I started these to combat a chilly office, and after today's sleet and rain I rushed home to finish the second mitt. I think they turned out very well, and I'm looking forward to wearing them tomorrow now that the cold is back. Can't knit at stoplights (or grip the steering wheel well) while wearing the Anemoi Mittens!

Cuff Detail

This shot shows my only (intentional) modification--regular cast on instead of tubular. I tried the tubular, but it was too difficult for me to pick up the stitches with the smooth black yarn. I have to admit that I didn't really try that hard--I was too eager to get to the colorwork. Sorry about the dog hair--as soon as I put the mitts on as a pair, I was attacked by ferocious miniature dachshunds.

Project Recap:
Yarn: GGH Merino Soft in black and royal blue (I don't know if the colors have real names). 1 ball of each, with plenty of leftovers--maybe enough for another mitt when I lose one of these!
Pattern: Eunny Jang's Endpaper Mitts
Time to knit: about two weeks
Needles: Size 1 knitpicks circular, Magic Loop style

Monday, February 19, 2007

High Street Messenger Bag - The Problem

The second Endpaper Mitt is almost finished, but I've had some trouble focusing on it this weekend--too much blog-reading and tv watching and (unfortunately) working. Today I decided to start a non-knitting project that I've been thinking about for awhile: Amy Butler's High Street Messenger Bag. It's a big bag with lots of pockets (three zippers are required!) but also a very clean look to it, I think it will be a great everyday bag. Here's the fabric I'm using:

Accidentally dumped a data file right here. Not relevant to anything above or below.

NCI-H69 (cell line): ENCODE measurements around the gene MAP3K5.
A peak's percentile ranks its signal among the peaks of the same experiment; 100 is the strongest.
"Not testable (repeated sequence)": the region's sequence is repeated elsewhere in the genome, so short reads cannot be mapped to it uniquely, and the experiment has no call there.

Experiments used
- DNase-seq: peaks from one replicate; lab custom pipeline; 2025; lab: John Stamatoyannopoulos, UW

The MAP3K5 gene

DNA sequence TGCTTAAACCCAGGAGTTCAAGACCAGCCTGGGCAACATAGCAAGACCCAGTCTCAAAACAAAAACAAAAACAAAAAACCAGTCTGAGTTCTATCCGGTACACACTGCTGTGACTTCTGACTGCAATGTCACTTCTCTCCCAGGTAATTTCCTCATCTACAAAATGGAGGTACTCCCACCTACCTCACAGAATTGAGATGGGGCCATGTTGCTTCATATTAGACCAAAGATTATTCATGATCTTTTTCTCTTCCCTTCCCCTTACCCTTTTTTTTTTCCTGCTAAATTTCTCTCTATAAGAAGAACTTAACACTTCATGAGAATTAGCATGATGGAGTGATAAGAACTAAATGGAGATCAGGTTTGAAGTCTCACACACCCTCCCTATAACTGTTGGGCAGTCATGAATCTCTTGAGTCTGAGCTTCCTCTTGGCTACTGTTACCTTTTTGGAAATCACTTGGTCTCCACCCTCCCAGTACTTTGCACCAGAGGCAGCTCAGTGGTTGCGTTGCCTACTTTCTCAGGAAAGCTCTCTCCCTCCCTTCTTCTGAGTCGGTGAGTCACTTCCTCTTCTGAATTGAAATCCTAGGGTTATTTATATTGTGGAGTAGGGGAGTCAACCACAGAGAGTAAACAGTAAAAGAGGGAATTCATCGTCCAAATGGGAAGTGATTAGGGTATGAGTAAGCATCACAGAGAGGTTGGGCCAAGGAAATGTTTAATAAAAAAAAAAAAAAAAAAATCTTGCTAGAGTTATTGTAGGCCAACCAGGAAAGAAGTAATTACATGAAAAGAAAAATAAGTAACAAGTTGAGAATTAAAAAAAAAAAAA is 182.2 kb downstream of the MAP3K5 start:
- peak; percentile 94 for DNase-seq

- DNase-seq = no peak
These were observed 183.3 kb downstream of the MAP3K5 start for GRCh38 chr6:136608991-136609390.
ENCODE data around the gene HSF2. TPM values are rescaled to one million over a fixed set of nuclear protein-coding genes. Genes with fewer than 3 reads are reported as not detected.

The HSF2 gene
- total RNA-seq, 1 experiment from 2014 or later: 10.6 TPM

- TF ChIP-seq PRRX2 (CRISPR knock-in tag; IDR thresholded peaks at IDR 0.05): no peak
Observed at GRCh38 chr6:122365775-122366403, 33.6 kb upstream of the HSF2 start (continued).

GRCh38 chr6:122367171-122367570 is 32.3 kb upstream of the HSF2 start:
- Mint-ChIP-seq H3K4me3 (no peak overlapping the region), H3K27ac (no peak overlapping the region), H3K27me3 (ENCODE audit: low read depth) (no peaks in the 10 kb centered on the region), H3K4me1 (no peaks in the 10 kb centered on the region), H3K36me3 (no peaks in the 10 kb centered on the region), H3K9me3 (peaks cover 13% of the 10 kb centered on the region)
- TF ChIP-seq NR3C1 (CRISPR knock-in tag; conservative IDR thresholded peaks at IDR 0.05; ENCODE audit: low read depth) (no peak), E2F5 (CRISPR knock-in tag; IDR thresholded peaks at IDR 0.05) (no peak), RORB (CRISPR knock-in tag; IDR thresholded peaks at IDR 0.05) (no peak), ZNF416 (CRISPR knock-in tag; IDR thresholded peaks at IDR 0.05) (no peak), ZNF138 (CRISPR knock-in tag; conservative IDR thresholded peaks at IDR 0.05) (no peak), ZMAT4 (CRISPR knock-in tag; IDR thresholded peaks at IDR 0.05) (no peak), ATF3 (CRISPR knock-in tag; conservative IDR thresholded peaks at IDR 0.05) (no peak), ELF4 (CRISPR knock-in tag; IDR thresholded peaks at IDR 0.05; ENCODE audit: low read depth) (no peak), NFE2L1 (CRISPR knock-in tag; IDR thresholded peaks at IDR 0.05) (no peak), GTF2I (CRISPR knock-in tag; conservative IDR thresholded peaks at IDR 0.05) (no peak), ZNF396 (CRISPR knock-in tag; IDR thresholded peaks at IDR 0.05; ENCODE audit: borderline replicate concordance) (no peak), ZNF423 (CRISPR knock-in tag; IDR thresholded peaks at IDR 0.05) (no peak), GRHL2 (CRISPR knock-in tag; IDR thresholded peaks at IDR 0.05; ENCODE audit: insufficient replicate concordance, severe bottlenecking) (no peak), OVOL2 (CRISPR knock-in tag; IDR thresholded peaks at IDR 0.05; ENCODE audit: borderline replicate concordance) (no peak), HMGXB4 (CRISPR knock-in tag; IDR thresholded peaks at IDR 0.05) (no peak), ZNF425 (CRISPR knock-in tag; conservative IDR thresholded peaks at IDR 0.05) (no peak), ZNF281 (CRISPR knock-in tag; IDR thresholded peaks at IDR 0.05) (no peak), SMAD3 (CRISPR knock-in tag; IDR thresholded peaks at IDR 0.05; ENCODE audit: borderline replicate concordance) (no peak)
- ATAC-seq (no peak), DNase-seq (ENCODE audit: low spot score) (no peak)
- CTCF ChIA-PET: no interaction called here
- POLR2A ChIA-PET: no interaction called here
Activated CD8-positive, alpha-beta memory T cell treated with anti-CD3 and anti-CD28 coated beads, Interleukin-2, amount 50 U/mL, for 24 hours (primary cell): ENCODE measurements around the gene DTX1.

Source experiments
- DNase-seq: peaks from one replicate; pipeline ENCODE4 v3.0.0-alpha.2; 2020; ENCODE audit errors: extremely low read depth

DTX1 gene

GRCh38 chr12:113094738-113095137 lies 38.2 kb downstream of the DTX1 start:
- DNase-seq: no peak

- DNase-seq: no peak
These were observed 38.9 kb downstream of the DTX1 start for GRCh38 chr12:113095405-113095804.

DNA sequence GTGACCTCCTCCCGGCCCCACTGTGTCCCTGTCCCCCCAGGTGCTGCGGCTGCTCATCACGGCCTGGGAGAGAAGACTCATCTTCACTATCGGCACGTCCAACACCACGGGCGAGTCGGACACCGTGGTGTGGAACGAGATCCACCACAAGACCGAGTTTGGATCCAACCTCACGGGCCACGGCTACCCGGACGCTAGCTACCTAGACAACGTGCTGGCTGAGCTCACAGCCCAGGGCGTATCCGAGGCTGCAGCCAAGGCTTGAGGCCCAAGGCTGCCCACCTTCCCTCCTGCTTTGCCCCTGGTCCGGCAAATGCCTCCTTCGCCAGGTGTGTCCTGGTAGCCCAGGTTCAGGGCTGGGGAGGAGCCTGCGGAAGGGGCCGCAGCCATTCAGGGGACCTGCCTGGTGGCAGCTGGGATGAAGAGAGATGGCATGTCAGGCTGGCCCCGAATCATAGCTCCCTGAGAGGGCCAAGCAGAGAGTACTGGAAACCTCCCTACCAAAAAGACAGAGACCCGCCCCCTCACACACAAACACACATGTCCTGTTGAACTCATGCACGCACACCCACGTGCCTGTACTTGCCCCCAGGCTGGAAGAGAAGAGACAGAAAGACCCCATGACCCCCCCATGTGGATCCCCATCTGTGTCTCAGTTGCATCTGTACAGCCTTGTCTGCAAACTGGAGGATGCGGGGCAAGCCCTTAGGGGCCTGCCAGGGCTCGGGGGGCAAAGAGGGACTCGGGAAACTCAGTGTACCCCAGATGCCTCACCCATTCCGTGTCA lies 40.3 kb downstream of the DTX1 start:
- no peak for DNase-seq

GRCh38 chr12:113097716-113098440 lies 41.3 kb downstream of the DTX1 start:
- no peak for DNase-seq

P1010373 The floral fabric will be the outside, and I'll use the denim as the lining. The pattern recommends heavy-weight fabric, so I plan to reinforce the floral with iron-on interfacing. Today I cut out most of the floral fabric pieces, but due to a cutting error I had make an emergency trip to the fabric store. Very annoying--this fabric is Amy Butler's as well, and it is a little pricey. I will probably start cutting some of the other pieces later (once it comes out of the wash), or maybe work on interfacing the pieces that are already cut. I'm a little annoyed about my cutting error, and I'm worried that I'll try to rush through and end up with more problems.

P1010380I can't really blame anyone except myself for the cutting error, but I was being distracted by knitting podcasts and dogfights. Yes, I know exactly how hideous that carpet looks--I'm hoping that we can redo the sewing room this spring / summer.

I've made several of Amy Butler's patterns, and I love her fabrics and books, but I wish that the patterns were a little more Carrie-friendly. For instance, all of the pieces of the Messenger Bag appear to be rectangles, and many of them are the same width. I'd really prefer to cut the pieces out in strips using a rotary cutter if at all possible. For Amy's simpler patterns, I've traced the pieces onto template plastic and then cut around them, which has worked well, especially when I wanted a particular part of the fabric to show up on the front of a bag. The Messenger Bag pattern has far too many pieces for this to be a good solution. The pattern includes paper pattern pieces that are uses to cut out individual pieces from different parts of the fabric, on different folds. With heavy fabric I wouldn't want to cut through more than two or maybe three layers at a time, but I still think that a rotary cutter would speed things up and (for me) improve accuracy.